To understand Shakespeare from the Heart’s new improvisational comedy show, imagine if Scooby-Doo’s cartoon companion, Shaggy, starred in Hamlet or if Egyptian Queen Cleopatra had decided to go on the The Dating Game rather than make the fatal decision to stay home with her poisonous snake collection.
Having a hard time setting the scene?
The cast of Whose Shakespeare Is It, Anyway? take on the challenge in their new show today.
Participating members Peter Meyer, Dustin Reid, Nol Beckley and Chad Burris of the nonprofit organization will fuse the ambitious acting of a Shakespearean play with the spontaneity of improvisation inspired by the TV show Whose Line Is It, Anyway?
Half the show’s proceeds will support the organization’s chosen charity, Matthew 25 Health and Dental Clinic.
The troupe will use the audience for suggestions and have them join the cast on stage to participate as well.
In general, when it comes to improv, you have to have a quick mind, and it does take a lot of practice, says Meyer, who also directs the show.
We have been rehearsing several of the games already and seeing how the surprise of the moment works. We’ve all become good friends and know each other, so it’s easier to read off one another.
Founded in 1999, Shakespeare from the Heart uses the historical work of English poet William Shakespeare as a means of community outreach that benefits a local charity.
The organization began with annual summer performances of Shakespeare’s plays. In 2011, it added a winter performance to raise more money.
Unlike the summer show, the winter performance is shorter and engages an audience that may not attend the full-length summer shows.
Comedy brings it down to a manageable level, Meyer says. Our challenge in every production is the length – we always have to edit. Our advantage with this show is that I’m basically presenting two 45-minute acts with an intermission.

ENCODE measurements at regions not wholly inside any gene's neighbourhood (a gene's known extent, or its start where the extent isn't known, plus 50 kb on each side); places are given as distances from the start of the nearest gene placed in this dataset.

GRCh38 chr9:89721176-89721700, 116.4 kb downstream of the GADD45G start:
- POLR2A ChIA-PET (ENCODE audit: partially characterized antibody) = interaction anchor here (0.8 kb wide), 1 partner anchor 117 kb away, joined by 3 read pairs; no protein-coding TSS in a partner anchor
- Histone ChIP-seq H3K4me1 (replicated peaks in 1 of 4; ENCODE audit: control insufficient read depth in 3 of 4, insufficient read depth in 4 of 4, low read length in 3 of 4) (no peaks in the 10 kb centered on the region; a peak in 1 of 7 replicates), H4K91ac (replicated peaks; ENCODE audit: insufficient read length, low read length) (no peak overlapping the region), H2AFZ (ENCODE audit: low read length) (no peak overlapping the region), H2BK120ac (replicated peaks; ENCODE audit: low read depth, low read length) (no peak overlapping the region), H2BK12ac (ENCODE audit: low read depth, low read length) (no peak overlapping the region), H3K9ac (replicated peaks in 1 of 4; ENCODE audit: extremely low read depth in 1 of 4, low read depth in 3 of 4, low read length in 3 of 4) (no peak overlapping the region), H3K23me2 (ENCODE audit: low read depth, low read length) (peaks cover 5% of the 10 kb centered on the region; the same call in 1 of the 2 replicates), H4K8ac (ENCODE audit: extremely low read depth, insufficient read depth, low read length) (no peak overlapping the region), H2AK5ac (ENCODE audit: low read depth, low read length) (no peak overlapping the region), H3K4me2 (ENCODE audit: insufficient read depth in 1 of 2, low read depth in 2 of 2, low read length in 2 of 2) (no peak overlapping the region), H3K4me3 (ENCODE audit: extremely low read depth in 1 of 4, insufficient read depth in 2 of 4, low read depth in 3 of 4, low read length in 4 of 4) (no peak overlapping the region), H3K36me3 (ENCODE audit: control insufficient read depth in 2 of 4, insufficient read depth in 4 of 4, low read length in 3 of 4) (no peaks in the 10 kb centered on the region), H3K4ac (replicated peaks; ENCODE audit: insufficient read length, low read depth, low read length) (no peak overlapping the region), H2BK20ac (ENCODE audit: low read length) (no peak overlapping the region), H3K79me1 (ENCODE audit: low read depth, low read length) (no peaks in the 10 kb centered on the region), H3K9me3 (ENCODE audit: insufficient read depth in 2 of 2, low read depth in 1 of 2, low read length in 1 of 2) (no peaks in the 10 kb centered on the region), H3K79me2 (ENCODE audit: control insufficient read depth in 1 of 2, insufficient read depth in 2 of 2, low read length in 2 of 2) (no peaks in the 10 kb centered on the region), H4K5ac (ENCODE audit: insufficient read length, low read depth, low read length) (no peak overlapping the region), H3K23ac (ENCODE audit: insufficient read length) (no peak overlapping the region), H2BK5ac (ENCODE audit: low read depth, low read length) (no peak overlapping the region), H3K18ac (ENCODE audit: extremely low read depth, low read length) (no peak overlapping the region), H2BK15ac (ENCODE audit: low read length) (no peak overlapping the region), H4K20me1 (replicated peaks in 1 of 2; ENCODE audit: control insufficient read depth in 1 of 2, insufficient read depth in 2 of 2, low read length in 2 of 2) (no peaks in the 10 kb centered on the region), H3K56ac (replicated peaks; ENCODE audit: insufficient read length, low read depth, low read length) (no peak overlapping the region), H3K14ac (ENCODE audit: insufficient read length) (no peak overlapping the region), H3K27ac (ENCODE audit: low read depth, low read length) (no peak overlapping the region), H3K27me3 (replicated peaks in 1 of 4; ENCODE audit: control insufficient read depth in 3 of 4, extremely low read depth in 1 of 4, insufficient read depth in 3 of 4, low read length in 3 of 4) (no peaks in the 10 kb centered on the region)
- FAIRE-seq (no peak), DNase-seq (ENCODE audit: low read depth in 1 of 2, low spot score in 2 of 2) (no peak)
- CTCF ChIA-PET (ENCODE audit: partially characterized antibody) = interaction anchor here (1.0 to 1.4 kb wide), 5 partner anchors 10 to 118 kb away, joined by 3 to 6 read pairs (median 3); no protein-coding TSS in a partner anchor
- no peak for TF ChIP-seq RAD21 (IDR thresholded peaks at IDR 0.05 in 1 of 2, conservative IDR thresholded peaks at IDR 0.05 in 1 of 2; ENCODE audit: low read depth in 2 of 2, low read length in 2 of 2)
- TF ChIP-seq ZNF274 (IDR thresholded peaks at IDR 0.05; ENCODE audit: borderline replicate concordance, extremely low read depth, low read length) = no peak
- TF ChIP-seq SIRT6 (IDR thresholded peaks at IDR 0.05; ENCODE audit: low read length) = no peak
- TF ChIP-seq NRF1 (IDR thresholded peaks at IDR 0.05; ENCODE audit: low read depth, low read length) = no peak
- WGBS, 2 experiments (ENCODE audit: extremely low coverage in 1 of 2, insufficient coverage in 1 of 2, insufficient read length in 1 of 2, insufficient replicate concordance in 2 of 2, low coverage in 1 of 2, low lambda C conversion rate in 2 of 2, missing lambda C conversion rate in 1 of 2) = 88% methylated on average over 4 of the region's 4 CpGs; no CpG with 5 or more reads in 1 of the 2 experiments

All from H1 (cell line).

Taking a break from a winter performance in 2013, the organization returns this year with an original production. Meyer says the group is considering a possible dinner theater concept for next year.
We had so much fun using improv, and we thought it would be intriguing if we could come up with our own show, he says. The challenge with having some familiarity with the characters and Shakespeare is we have to make sure that we’re not so obscure that our audience doesn’t know what we’re talking about.
The show will use familiar characters and plays such as Hamlet, Romeo and Juliet and Macbeth. However, the four-man cast will also use some of Shakespeare’s more humorous, minor characters, including Dogberry from Much Ado about Nothing.
Meyer says he also included Shakespeare’s lesser-known work Titus Andronicus in the show; the play is about a fictional Roman general, and it’s notoriously violent and gory. In other words, it’s a great setup for the cast to perform a comedic cooking show.
We make sure we explain things before or use the comedy situation to explain what’s going on, Meyer says. Obviously, comedy is something that helps the medicine go down, but I also see us as wanting to use this as a way of reaching out to the community in other ways.